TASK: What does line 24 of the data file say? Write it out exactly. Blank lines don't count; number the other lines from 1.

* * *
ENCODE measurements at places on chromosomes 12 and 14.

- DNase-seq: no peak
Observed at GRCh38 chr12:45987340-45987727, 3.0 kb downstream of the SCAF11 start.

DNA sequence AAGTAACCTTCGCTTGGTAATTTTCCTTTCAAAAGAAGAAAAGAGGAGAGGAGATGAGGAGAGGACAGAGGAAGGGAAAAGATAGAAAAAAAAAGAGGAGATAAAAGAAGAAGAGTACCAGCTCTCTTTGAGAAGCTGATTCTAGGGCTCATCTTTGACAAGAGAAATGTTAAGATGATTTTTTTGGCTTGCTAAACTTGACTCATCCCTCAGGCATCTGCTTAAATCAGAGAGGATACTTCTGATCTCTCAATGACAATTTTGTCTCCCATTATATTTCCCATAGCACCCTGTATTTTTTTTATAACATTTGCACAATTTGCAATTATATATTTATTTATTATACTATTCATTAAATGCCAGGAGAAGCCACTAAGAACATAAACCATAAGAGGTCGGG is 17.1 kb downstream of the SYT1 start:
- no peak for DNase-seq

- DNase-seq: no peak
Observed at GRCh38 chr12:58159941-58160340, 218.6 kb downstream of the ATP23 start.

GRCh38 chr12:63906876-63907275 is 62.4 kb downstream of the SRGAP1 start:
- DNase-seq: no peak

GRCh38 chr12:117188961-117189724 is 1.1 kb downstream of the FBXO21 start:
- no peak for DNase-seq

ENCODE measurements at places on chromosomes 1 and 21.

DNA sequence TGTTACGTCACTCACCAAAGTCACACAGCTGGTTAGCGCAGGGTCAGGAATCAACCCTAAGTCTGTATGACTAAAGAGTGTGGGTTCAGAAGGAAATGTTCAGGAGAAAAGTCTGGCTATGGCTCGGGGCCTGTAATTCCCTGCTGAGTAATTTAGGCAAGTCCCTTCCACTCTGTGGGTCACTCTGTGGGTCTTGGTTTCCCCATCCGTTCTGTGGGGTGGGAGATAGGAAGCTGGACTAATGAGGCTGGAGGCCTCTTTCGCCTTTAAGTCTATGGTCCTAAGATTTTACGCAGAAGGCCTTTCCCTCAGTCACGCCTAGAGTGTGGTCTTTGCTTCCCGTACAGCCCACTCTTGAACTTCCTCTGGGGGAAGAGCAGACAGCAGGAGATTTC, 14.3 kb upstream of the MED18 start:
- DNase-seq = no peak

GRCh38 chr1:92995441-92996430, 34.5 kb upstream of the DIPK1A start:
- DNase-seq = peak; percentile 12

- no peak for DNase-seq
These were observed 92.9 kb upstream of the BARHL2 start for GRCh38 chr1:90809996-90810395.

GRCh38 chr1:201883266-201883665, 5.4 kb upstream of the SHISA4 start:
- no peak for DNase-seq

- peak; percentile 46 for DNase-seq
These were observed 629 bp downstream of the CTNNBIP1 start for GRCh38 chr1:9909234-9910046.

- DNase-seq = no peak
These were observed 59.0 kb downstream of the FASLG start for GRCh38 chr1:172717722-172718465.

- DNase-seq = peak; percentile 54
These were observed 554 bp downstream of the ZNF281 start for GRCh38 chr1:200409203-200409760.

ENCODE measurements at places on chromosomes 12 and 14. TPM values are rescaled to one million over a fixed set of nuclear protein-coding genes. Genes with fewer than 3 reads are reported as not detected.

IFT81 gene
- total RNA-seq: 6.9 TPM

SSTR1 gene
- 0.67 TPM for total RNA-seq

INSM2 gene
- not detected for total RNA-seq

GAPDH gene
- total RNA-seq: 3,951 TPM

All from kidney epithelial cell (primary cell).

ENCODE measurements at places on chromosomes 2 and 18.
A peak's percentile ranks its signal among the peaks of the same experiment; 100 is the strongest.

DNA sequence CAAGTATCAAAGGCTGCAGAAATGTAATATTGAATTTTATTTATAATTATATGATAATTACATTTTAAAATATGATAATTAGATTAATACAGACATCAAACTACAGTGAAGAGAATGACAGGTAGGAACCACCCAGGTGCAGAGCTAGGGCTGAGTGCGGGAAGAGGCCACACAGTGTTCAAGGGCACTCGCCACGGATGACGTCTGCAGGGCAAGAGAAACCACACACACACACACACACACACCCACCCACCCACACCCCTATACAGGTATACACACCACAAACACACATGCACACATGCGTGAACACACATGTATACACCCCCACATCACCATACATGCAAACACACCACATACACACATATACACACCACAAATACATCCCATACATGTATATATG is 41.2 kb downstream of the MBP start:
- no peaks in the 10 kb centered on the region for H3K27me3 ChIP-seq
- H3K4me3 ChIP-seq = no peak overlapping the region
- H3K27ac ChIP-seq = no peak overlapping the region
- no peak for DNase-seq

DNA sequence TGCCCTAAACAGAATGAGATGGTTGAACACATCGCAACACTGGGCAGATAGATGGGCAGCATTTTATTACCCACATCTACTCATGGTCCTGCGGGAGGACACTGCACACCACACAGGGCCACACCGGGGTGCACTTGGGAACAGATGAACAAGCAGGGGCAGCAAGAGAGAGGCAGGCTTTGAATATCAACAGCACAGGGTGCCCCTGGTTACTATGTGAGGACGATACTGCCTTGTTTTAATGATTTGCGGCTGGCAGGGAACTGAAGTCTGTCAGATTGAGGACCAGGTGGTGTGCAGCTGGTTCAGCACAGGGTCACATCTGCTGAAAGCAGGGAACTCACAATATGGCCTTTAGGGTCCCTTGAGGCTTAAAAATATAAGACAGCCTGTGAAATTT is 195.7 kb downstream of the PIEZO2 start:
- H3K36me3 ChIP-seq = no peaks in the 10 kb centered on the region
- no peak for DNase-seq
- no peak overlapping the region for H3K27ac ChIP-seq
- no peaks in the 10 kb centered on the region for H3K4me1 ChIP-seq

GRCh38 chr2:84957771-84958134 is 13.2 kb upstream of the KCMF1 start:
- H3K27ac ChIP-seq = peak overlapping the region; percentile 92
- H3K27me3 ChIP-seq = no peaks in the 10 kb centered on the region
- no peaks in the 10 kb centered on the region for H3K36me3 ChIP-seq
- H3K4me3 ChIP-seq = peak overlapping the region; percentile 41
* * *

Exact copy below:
These were observed 59.0 kb downstream of the FASLG start for GRCh38 chr1:172717722-172718465.